The recently deceased was of Polish descent. The circumstances surrounding his suicide are that he was refused bail on the 23rd of December 2016, whereby, the argument was used by the Judge against granting bail because of the absence of a surety, his girlfriend, who was heavily pregnant at the time. She could not travel to the bail hearing because she was so close to her due date and Morton Hall is not an accessible place. Their baby was born on the day of the suicide; it is believed he was aware of the birth before he took his life. His friend had also been removed from Morton Hall and the UK one day prior to this.

We have also been told that the individual had not committed any crime in the UK and that he had sought medical help for his mental health conditions and been told to use the gym facilities. He did this regularly.

One detainee while reflecting on Wednesday's event says it is the 'mental conditions' of the centre that put so much pressure on people in detention to take such drastic actions. He said continuously thinking about things that are out of their hands is torture and that detention centres like Morton Hall are 'ticking time bombs'. For him he says he is trying to be as strong as he can but how strong can he be?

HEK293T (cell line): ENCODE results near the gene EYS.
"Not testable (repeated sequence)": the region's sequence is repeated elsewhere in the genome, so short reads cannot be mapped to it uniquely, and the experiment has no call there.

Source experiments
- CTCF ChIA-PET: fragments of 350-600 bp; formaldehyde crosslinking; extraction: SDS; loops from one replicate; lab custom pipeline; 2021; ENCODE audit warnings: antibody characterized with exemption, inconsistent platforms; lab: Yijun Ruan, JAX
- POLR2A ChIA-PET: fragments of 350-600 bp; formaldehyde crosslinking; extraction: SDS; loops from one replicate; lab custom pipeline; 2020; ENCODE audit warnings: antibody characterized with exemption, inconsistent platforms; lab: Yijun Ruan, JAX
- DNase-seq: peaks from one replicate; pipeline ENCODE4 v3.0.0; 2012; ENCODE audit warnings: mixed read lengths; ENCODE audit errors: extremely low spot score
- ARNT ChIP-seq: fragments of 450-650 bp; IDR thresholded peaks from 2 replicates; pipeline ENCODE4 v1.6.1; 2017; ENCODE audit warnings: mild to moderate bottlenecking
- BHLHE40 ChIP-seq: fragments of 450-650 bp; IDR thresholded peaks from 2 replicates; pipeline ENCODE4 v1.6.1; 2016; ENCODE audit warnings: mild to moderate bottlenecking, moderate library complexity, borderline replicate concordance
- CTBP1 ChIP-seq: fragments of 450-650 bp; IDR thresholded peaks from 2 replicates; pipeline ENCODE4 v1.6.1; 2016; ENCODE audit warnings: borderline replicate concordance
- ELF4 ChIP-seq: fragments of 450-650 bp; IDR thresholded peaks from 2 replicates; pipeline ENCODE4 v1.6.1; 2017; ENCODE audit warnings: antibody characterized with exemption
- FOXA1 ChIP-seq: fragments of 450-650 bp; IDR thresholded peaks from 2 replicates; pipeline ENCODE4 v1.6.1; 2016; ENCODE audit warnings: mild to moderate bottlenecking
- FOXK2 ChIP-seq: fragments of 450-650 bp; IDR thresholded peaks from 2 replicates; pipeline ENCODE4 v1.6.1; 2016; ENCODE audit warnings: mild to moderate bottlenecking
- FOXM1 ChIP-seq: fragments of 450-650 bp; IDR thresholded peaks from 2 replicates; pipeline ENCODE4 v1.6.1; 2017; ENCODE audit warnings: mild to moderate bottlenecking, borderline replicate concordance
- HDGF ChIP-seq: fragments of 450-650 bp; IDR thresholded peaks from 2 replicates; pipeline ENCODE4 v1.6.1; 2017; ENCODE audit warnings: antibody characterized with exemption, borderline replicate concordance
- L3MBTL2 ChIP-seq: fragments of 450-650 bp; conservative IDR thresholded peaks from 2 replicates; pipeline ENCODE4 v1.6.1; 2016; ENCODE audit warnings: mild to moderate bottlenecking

One Unity Centre Volunteer recalls 'Detainees are constantly comparing detention centres to prisons, with prisons being given preference.  Detainees in Harmondsworth, now Heathrow Removal Centre, Colnbrook, Morton Hall and Yarl’s Wood overwhelmingly report on the poor levels of health care and mental health support. One detainee who has since been removed after two years in Colnbrook said it was like a mental institution with everyone receiving anti-depressants and other medications, he even said there was a trolley that was wheeled around the centre each day handing such medications